The Ski Train to Happiness: Loon Mountain, NH
by Mitch Kaplan
In the end, the train takes center stage. Really. Not the perfectly slide-able snow. Not the snowtubing. Not the terrain parks (even though there’s a perfectly wonderful mini-park). Not even the skating rink or the indoor climbing wall.
Nope. It’s the train.
The miniature, narrow-gauge, wood-fired, steam train runs from Loon Mountain Resort’s Octagon base lodge to the Governor Adams Base Lodge. That’s a stretch of perhaps a third of a mile. Maybe a bit more, but certainly not more than four-tenths of a mile. But, kids - especially kids of a certain age - will drop everything (including all that equipment they’re carrying; you know, the skis and poles you’ve told them must be their own responsibility) when they see that train.
And they’ll see it alright. Or, more accurately, first they’ll hear it. Its distinctive whistle can be heard throughout the long, narrow valley. And once they’ve seen it? Well, they simply must ride it.
Okay, I confess. Even I demanded a ride. We might’ve waited ten minutes for the next departure. And, the ride itself lasted but a minute or two. And, we could’ve ridden the Kancamagus Quad and skied back to the Octagon. But, hey, there’s nothing like a train ride, no matter how brief.
But, don’t get me wrong. We did ski, too.
Loon has long stood out for a variety qualities. It first gained some notoriety for having the guts to limit daily ticket sales. Later, it became one of the leaders in offering alternative ways to slide downhill. That kind of innovation continues at the resort, but our most recent visit generated proof of one more essential quality: there’s no substitute for high quality snow farming.
There's no doubt that eastern snow can be sketchy, but luckily for us, about five inches of new fell during our Loon visit. But, even before that, we slid on very skiable, hard-packed surfaces. Proving, naturally, that if you make it, and you groom it, they will come.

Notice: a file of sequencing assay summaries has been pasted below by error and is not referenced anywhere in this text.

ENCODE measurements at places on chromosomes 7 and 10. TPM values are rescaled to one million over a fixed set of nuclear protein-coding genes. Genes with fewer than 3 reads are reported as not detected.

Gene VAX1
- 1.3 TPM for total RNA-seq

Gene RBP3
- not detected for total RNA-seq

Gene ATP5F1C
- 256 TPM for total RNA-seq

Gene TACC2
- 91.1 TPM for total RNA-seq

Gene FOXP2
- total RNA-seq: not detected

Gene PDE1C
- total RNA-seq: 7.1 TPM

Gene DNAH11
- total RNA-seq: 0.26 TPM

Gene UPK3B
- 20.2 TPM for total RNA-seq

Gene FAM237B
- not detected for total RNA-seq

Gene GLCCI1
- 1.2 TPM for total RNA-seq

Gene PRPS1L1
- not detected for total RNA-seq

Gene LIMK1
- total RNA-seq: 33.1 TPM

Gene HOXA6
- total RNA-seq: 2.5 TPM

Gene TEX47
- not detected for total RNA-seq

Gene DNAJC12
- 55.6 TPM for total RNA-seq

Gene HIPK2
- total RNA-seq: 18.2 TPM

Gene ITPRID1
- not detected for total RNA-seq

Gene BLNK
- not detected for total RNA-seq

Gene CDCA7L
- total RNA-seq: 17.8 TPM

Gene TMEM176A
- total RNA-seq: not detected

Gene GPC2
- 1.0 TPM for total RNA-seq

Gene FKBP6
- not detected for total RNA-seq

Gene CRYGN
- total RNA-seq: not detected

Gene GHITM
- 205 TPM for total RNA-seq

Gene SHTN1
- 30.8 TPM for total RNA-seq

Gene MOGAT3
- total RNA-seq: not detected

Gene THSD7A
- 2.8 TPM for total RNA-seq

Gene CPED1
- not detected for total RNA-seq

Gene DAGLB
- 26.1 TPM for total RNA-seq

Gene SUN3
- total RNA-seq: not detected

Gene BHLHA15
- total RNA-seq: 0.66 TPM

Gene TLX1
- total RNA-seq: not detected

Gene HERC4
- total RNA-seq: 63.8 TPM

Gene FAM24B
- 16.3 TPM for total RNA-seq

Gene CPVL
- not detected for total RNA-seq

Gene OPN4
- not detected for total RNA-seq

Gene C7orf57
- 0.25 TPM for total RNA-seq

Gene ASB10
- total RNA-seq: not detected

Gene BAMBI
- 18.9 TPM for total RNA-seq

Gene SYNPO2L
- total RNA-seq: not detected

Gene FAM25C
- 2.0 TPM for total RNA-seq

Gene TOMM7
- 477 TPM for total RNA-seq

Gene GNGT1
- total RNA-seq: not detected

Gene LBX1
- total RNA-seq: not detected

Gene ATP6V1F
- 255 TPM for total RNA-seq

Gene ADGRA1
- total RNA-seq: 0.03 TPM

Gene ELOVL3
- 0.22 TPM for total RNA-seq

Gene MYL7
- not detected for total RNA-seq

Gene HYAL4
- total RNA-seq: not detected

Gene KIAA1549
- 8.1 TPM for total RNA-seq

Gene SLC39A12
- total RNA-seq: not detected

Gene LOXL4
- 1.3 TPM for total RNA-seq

Small kids, of course, don’t worry too much about snow quality. They just want to slide. And among Loon’s joys are the alternative snowplay modes. For the really small ones, ages 4 and up, they offer Tot Snowshoeing; Tot Skating with double-bladed skates; Tot Tubing; and an available, three-dollar Loon S’mores Kit for making S’mores around the bonfire. Or, you can put it all together with an affordable Tot Fun Package that includes skating, tubing and that S’mores kit.
More senior juniors can indulge themselves in odd venues like Snow Skates and Snow Decks (likened to skateboarding on snow); Snow Cycles (likened to biking on snow); or Snow Scoots (described as extreme, BMX-style, snow bikes).
As if strapping sticks or boards to your feet and heading downhill isn’t crazy enough.
We know, of course, that simply sliding downhill isn’t enough for many in the junior generation. So, it might just be a good idea to pack them off to one of Loon’s Freestyle Progression Camps. You can ski or board to enter these day-long sessions; just be at least seven years old and sliding on an intermediate level. If you qualify, you’ll be out there learning to ramp up your skills in the terrain park and halfpipe. The mountain has small, medium and large terrain parks, plus a superpipe, in which to practice.
The resort offers all the expected kids’ programs, from day care to group and private lessons. They also offer some rare off-snow options. Like horseback riding, horse-drawn wagon rides, that indoor climbing wall and, yes, that miniature train.
This year, there’s good off-snow news for stressed out parents, too. A new spa, Viaggio Spa & Health Club, has opened at The Mountain Club at Loon, the area’s only ski in/out lodging facility. Full service is offered at Viaggio, in a small, pleasant and not overly frou-frou environment. How can you dislike a place that offers a Tiramisu Body Scrub and a Dead Sea Mud Wrap? Or, that’ll rub your adolescent’s face in it with a Teen Facial?
The Mountain Club’s fitness facilities cover the full gamut. The multi-purpose squash/basketball/walleyball court can be rented by the hour. Bring the family down for some apres ski ball pounding that’ll guarantee they’re worn out and will sleep through the night. How cool is that?
Pretty cool, yes. But, for some of us, not as cool as that mini steam train. One guy I know - okay, it’s the guy who wrote this - rode the train four times without getting off at either end of the line. Cool ride.
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...... Mitch Kaplan
is the author of The Unofficial Guide to the Mid-Atlantic with Kids, The Cheapskate’s Guide to Myrtle Beach and The Golf Book of Lists. He is a contributor to The Unofficial Guide to New England & New York with Kids and to the annual guide Ski America & Canada.